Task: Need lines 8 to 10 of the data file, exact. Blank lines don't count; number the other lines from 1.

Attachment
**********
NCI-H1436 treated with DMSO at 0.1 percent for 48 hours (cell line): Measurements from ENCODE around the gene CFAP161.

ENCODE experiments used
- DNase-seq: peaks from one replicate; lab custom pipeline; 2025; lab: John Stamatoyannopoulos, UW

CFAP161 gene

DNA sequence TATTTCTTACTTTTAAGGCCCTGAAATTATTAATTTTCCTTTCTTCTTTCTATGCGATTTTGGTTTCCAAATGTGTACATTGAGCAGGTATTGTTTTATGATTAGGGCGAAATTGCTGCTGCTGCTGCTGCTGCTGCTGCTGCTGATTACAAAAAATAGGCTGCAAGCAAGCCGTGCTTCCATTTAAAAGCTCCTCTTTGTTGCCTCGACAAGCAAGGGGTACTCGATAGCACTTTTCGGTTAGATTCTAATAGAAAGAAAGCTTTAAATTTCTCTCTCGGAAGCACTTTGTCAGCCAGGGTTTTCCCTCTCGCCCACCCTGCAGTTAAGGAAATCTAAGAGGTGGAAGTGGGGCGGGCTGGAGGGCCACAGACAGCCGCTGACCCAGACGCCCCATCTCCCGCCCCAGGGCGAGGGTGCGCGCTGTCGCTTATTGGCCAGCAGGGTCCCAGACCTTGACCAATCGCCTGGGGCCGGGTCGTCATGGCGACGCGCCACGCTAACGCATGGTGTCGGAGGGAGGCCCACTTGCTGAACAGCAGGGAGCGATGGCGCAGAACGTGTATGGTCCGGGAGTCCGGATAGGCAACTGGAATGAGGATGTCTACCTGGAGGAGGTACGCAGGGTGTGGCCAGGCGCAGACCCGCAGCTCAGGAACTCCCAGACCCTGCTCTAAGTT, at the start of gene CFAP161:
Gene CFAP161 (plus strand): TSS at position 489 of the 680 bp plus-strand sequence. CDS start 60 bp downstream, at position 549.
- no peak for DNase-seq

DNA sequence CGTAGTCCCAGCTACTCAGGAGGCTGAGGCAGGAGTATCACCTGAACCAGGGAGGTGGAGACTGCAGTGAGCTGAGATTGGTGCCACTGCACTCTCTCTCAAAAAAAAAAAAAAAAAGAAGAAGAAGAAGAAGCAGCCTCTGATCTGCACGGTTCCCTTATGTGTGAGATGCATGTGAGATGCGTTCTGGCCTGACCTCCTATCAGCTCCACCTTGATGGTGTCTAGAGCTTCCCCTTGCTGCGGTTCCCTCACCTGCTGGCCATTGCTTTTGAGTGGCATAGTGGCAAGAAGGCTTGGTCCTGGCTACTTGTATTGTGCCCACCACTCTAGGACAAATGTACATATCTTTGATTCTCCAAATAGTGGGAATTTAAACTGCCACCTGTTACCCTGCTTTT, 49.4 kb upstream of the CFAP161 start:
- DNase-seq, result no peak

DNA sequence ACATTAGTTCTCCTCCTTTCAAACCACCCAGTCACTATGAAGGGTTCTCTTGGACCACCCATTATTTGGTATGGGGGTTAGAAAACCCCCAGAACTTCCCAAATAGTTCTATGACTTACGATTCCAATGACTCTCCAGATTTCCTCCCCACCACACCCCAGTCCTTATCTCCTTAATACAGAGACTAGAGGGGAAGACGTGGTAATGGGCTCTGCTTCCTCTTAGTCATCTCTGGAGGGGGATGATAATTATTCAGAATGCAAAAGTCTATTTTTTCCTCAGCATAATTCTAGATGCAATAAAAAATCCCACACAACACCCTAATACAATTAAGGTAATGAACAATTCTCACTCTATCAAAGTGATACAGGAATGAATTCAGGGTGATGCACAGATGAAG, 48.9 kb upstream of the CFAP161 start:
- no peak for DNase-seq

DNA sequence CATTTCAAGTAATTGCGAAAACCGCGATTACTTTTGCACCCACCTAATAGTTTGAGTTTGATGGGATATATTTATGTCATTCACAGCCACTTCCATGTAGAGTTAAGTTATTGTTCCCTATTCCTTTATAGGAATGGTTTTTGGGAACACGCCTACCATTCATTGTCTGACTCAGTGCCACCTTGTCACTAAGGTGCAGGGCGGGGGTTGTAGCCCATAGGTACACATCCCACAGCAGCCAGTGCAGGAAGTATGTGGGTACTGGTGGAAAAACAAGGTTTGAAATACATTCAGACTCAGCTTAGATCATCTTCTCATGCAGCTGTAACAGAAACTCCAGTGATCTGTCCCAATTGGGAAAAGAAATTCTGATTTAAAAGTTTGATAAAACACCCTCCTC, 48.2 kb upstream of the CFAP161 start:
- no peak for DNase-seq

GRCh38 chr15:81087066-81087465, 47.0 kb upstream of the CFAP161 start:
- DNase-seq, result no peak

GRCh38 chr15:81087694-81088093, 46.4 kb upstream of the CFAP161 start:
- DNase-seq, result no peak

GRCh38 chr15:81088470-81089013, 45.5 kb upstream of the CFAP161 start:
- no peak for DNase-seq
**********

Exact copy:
DNA sequence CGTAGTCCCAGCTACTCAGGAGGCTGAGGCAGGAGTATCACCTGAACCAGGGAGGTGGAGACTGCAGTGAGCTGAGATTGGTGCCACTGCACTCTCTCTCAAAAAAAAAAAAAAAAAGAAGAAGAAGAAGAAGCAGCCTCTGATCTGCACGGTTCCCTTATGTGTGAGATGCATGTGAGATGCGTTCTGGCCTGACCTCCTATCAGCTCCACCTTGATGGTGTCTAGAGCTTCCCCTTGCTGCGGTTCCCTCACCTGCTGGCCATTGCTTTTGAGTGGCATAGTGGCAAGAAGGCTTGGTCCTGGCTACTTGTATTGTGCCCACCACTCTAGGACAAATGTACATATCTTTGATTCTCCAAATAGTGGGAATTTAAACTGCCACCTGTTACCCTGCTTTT, 49.4 kb upstream of the CFAP161 start:
- DNase-seq, result no peak

DNA sequence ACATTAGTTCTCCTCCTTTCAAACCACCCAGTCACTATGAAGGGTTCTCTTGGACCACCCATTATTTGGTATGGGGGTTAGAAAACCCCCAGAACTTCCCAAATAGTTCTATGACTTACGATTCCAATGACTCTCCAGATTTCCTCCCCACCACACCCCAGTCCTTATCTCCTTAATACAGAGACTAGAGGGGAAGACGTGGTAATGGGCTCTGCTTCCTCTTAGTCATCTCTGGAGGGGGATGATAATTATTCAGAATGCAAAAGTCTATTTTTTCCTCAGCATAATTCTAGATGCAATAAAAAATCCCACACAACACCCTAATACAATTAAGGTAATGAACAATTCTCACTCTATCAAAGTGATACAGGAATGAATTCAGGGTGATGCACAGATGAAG, 48.9 kb upstream of the CFAP161 start: